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Ordnance survey map of PIER AND LIGHTHOUSE
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Statutory Address:

The building or site itself may lie within the boundary of more than one authority.

Northumberland (Unitary Authority)
National Grid Reference:
NU 00993 52397


622/1/265 PIER AND LIGHTHOUSE 26-MAY-71 (Formerly listed as: PIER)

II Pier 1810-1825 by John Rennie, and lighthouse, 1826 to the designs of Joseph Nelson

MATERIALS: sandstone, iron, concrete

PLAN: the pier extends from the north side of the River Tweed into the harbour mouth for c. half a mile (880m) with a distinct change of angle half way along its length.

Rock-faced battered sandstone walls formed of large blocks of slightly convex squared stone. The outer face comprises six courses below a prominent roll-moulding, above which there is a vertical parapet or shelter wall three to four courses high. The latter is stepped on the inside. The stone surface of the pier is partly coated in asphalt concrete and concrete, but beyond the change of angle, the western edge retains the original stone surface with evidence of lewis holes. Along the length of the pier iron mooring features are set into its surface and at the landward end, there are two concrete anti-tank cubes. At the easternmost end of the pier, the shelter wall curves around to enclose an ashlar-built circular lighthouse, now painted; this is slightly tapering, and of three stages separated by projecting bands, with a conical roof. There is an entrance in the south side and a small recessed window opening in the western side; the seaward, eastern side has a large recessed window opening, and above this a glazed lantern with external gallery. Adjoining the inner face of the pier immediately before its change of angle, there is a roughly semi-circular flat-topped stone-built platform.

HISTORY Berwick Harbour was transferred by Act of Parliament on 9th June 1808 from Berwick Corporation to The Berwick Harbour Commissioners with a brief which included the improvement of the harbour by the construction of a new pier on the Berwick side of the harbour to designs by John Rennie. Construction on the new pier began in 1808, in part on what is thought were the foundations of the Elizabethan pier. The foundation stone was laid on 27th February 1810 amid great celebration. Stone was derived from local quarries near Spittal and was shipped across from the south side of the Tweed to the pier workings. The pier was complete in 1825 and had cost £61,536. The foundation stone for a lighthouse at the end of the pier was laid on 15th February 1826, and the structure was completed later that year to designs of Joseph Nelson who had also been responsible for lights on Inner Farne (1809-10) and Longstone (1826). Other harbour works were completed but the much anticipated rise in the port's fortune did not occur. This is thought to be because of a mixture of increased harbour dues to pay for the works and the decline in the salmon catch, partly due to the size of the harbour mouth being reduced by the construction of the new pier, which discouraged salmon from entering. The pier is depicted on all Ordnance Survey editions; the second edition of 1898 also depicts a semi-circular structure adjoining its inner side marked as 'Batt'; the date and function of this structure is unknown.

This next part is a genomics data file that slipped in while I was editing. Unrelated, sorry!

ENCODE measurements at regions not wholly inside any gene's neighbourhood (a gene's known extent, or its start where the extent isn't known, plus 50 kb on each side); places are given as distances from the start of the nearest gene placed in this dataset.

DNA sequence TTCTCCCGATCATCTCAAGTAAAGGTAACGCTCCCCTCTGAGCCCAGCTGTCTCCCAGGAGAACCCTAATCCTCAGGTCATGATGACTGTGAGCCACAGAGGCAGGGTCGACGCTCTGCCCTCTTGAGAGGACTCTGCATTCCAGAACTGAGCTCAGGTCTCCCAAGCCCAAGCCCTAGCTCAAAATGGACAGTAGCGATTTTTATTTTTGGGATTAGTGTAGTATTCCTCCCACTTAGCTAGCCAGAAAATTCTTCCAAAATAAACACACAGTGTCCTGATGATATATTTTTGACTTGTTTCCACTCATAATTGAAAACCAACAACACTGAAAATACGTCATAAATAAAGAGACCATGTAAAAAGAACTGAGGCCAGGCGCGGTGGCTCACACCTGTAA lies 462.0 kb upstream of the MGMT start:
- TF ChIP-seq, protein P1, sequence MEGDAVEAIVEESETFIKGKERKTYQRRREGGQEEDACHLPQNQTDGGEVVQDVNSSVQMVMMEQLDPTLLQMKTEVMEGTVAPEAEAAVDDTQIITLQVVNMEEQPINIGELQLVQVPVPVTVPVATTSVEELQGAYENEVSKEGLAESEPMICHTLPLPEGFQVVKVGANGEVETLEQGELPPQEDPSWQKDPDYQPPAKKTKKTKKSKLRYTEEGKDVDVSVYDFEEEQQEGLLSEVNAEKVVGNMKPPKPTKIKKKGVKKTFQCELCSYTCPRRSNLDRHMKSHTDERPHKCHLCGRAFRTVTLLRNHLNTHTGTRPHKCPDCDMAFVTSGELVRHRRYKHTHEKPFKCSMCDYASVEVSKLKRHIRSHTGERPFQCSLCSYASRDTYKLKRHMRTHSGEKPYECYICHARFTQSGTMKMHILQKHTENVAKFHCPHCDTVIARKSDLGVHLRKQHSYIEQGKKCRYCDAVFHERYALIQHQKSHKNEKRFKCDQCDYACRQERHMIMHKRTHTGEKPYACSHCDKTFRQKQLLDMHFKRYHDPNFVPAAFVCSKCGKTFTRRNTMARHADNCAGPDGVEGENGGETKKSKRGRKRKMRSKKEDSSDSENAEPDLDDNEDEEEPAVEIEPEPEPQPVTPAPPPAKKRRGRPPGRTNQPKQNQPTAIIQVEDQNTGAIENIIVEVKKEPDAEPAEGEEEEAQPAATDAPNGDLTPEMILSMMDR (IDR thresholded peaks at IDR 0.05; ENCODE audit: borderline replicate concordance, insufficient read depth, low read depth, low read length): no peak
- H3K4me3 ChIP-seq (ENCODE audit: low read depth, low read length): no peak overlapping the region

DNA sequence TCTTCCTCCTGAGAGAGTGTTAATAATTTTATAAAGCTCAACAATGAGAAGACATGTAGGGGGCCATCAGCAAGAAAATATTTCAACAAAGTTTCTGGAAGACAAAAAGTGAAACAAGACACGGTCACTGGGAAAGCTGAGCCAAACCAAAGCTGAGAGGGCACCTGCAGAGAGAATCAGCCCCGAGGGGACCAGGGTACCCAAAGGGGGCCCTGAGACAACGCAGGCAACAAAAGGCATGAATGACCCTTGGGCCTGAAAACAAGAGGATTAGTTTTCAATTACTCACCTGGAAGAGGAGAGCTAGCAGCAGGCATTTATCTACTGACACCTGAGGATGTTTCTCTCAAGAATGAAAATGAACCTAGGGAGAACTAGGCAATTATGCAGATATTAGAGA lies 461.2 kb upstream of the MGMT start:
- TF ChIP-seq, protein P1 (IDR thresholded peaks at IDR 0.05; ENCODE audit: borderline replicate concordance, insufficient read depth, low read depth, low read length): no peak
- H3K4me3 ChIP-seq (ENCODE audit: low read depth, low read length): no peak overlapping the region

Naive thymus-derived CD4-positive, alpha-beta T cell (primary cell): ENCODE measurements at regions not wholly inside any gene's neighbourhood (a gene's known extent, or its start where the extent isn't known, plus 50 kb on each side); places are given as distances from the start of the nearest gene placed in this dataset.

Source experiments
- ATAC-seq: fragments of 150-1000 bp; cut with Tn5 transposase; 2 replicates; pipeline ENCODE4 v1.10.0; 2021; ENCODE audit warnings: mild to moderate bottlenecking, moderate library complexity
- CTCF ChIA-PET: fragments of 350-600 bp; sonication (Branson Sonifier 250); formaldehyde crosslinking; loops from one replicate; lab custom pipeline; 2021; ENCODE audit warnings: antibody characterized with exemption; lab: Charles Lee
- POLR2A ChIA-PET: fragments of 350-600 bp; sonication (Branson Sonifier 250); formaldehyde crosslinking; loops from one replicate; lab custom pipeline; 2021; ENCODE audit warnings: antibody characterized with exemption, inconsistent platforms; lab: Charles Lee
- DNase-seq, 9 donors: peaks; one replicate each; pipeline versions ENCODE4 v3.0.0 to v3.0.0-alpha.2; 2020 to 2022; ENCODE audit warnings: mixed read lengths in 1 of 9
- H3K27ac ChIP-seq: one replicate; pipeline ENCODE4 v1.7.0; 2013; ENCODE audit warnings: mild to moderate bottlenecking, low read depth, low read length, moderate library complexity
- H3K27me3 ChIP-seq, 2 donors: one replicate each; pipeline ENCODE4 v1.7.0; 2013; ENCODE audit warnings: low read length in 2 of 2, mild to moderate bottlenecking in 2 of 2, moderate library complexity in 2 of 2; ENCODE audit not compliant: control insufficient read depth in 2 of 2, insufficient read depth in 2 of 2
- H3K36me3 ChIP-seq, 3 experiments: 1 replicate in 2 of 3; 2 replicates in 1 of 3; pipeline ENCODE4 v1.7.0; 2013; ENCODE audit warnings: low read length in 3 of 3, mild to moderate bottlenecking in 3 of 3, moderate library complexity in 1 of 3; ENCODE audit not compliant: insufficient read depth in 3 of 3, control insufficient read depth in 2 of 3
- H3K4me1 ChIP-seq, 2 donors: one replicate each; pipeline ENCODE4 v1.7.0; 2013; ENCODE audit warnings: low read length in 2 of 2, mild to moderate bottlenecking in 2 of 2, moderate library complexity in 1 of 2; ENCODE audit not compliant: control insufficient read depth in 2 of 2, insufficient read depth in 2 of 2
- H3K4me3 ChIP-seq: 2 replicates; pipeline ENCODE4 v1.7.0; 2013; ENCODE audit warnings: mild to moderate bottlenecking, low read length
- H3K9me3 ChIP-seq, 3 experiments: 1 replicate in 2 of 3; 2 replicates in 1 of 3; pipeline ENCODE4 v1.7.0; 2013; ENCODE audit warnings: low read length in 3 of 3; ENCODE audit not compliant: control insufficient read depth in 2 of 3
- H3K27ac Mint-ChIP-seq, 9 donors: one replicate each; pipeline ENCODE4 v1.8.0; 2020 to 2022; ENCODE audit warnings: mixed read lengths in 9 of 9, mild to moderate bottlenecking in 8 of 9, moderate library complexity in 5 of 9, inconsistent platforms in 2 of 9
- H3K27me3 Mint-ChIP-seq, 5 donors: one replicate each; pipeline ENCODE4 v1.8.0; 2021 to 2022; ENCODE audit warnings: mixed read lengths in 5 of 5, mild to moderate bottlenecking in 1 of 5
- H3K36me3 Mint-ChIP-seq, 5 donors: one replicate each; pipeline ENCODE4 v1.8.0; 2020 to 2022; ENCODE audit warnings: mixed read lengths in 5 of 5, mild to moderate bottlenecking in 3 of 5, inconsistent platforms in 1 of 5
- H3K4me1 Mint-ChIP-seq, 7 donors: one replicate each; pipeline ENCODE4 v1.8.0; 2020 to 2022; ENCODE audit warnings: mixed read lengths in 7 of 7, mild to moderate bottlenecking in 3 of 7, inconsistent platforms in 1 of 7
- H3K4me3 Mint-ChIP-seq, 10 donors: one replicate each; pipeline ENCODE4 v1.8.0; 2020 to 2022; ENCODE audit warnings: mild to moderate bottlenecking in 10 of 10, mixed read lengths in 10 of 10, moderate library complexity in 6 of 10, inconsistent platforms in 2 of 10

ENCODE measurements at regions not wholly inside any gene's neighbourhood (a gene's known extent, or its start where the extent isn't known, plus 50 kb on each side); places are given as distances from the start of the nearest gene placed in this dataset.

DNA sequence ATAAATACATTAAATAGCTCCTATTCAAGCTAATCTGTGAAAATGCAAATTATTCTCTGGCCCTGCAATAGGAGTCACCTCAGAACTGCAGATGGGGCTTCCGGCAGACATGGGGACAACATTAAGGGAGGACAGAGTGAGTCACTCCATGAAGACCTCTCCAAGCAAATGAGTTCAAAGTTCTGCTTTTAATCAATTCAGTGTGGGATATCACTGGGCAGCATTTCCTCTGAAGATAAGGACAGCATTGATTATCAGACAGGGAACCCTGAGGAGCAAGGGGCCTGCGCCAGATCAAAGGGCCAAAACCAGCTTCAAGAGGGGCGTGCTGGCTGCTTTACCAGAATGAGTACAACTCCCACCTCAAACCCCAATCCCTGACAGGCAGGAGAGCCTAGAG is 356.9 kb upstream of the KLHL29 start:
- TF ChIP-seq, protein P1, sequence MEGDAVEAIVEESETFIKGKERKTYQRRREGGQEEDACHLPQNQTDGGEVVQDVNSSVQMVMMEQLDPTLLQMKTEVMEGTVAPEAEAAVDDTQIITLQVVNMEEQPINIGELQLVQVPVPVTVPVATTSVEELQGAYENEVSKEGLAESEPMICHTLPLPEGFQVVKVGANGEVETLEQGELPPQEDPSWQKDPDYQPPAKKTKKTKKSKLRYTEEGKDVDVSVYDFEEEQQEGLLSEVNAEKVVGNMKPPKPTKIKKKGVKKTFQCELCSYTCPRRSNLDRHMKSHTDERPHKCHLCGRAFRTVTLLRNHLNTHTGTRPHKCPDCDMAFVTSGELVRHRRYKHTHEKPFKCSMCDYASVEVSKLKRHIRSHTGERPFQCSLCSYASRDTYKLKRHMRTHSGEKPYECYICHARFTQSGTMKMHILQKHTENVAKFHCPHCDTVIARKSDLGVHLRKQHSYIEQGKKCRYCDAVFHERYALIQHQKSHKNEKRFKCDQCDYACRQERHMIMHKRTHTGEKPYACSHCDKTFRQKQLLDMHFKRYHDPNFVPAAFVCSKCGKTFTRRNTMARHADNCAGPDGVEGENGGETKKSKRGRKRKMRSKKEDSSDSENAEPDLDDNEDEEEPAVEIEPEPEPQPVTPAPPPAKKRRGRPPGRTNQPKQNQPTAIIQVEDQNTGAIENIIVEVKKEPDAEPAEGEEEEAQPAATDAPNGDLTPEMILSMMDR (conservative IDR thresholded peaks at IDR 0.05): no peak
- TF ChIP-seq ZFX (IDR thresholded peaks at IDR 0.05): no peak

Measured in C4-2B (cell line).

SOURCES Linsley, S, Ports and Harbours of Northumberland (2005) Menuge A and Withey, M, Berwick upon Tweed, Tweedmouth and Spittal: Rapid character assessment (2005). Pevsner, N, The Buildings of England: Northumberland 2nd ed (1992), 180 Saint, A, 'Rennie, John (1761-1821).' In Oxford Dictionary of National Biography, edited by H. C. G. Matthew and Brian Harrison. Oxford: OUP, 2004. Online ed., edited by Lawrence Goldman, May 2009. http://www.oxforddnb.com/view/article/23376 (accessed November 30, 2010). Structural images of the North East: report for Berwick Pier: http://sine.ncl.ac.uk/view_structure_information.asp?struct_id=1131 (accessed 15th November 2010)

REASONS FOR DESIGNATION This early C19 pier by John Rennie and lighthouse by Joseph Nelson are designated at Grade II for the following principal reasons: * Designers: John Rennie is considered to be one of the two greatest civil engineers of the day and Joseph Nelson was a prolific designer for Trinity House; both have a number of listed examples to their name. * Engineering: with a length of 880m, this pier is an impressive feat of early C19 engineering


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This building is listed under the Planning (Listed Buildings and Conservation Areas) Act 1990 as amended for its special architectural or historic interest.

End of official listing

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Date: 03 May 2007
Reference: IOE01/15469/29
Rights: Copyright IoE Mr Don Brownlow. Source Historic England Archive
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